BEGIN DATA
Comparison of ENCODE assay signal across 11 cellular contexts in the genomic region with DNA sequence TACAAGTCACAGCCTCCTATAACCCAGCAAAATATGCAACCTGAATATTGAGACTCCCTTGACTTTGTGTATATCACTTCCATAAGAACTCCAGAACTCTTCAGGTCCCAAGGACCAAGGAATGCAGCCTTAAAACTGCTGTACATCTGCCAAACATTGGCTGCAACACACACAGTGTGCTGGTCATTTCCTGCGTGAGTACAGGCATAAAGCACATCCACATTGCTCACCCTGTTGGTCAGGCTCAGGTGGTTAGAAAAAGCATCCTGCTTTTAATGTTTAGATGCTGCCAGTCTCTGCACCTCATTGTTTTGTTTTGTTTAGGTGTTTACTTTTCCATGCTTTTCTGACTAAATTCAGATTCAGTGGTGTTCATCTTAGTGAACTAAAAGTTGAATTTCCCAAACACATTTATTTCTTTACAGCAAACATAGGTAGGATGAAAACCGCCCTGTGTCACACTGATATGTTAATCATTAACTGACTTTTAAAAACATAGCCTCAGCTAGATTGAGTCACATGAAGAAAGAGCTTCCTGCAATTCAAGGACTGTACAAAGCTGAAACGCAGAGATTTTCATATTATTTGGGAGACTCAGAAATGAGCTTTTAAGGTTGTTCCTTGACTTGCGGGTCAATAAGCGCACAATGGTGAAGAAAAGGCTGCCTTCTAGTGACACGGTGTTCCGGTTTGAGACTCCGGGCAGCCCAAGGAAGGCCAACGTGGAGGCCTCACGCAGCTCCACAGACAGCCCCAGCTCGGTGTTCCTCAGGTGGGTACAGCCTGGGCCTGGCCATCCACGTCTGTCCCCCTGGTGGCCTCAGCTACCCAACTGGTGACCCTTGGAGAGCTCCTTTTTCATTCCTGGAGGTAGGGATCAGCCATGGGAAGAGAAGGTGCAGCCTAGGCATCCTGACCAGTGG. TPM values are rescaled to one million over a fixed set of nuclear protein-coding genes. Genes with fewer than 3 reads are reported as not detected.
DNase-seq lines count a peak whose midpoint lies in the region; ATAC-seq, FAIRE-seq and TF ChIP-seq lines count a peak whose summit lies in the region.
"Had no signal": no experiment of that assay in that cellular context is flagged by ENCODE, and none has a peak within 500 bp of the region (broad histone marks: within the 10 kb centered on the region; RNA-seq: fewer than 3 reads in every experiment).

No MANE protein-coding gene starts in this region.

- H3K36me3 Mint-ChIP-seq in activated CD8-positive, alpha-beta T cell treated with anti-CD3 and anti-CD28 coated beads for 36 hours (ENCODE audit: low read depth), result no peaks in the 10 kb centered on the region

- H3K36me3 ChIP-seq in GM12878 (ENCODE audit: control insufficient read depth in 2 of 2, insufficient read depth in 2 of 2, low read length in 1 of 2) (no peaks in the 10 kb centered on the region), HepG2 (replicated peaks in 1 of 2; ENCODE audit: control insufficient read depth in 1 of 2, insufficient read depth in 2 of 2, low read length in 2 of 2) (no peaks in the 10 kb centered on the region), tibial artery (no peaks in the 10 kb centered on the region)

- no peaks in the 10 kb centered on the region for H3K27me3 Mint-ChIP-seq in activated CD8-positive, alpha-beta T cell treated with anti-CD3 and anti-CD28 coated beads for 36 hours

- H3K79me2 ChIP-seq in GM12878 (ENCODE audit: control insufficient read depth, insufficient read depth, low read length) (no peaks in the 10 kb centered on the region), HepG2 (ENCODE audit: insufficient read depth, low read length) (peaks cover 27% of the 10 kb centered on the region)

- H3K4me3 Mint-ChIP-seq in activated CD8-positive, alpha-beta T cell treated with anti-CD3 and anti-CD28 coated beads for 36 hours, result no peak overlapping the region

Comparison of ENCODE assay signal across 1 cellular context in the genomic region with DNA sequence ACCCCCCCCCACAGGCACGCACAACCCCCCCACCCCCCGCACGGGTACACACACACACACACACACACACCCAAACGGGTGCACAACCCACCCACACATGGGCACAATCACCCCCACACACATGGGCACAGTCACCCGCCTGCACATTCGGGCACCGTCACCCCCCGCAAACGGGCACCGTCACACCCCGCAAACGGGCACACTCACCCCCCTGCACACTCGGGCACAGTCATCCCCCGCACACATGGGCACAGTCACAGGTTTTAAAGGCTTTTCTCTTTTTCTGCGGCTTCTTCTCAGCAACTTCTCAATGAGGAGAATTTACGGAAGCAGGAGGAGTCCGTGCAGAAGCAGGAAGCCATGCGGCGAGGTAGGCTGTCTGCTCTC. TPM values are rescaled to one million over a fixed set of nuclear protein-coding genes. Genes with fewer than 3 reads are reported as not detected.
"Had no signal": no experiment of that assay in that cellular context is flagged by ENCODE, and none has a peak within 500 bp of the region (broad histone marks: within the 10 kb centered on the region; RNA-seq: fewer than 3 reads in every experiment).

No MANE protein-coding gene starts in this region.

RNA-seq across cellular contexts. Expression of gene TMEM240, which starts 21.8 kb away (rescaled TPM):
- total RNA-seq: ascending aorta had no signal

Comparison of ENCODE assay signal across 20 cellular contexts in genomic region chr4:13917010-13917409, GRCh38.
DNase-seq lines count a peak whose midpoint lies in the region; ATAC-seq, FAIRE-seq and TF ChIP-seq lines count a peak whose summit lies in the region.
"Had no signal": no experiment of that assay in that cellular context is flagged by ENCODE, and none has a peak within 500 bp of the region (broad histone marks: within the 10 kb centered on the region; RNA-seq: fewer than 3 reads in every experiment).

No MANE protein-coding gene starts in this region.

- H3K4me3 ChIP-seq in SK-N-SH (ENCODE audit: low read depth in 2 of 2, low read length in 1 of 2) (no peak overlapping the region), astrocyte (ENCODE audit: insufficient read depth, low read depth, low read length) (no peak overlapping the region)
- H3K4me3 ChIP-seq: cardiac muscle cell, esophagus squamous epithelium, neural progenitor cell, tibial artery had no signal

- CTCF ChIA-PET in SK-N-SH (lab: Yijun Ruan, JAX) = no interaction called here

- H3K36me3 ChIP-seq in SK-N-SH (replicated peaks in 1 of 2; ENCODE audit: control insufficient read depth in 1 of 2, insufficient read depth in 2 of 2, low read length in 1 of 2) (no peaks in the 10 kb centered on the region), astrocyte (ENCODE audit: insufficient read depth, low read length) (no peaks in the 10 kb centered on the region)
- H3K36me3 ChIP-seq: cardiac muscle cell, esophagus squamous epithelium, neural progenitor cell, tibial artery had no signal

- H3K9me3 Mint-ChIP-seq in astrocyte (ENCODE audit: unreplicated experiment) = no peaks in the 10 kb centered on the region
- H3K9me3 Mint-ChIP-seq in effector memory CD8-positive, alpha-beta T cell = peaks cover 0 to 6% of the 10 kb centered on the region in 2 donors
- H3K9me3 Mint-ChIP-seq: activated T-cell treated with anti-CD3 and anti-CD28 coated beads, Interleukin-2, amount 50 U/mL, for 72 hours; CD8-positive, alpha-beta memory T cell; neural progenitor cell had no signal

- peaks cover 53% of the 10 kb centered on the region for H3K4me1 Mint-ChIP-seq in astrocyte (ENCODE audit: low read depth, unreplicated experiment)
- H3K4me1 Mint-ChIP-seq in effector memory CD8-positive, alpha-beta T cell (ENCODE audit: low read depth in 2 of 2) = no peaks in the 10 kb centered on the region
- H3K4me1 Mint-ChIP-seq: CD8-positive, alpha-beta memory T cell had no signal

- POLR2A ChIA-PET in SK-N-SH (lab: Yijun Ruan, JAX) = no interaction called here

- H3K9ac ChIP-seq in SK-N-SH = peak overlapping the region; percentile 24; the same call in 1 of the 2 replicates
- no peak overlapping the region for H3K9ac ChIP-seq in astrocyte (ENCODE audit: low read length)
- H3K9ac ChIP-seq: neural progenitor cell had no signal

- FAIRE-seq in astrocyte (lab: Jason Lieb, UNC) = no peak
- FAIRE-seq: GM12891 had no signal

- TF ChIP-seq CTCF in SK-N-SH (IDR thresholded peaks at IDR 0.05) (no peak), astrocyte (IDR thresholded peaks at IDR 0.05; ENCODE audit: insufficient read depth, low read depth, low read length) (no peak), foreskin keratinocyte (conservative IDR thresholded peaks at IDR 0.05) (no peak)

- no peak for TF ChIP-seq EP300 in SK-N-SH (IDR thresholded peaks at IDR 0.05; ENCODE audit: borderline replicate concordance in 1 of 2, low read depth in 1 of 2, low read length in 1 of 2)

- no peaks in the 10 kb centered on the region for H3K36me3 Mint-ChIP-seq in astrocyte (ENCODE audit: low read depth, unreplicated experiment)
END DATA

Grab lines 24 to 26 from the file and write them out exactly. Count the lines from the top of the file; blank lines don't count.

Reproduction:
- H3K9me3 Mint-ChIP-seq in astrocyte (ENCODE audit: unreplicated experiment) = no peaks in the 10 kb centered on the region
- H3K9me3 Mint-ChIP-seq in effector memory CD8-positive, alpha-beta T cell = peaks cover 0 to 6% of the 10 kb centered on the region in 2 donors
- H3K9me3 Mint-ChIP-seq: activated T-cell treated with anti-CD3 and anti-CD28 coated beads, Interleukin-2, amount 50 U/mL, for 72 hours; CD8-positive, alpha-beta memory T cell; neural progenitor cell had no signal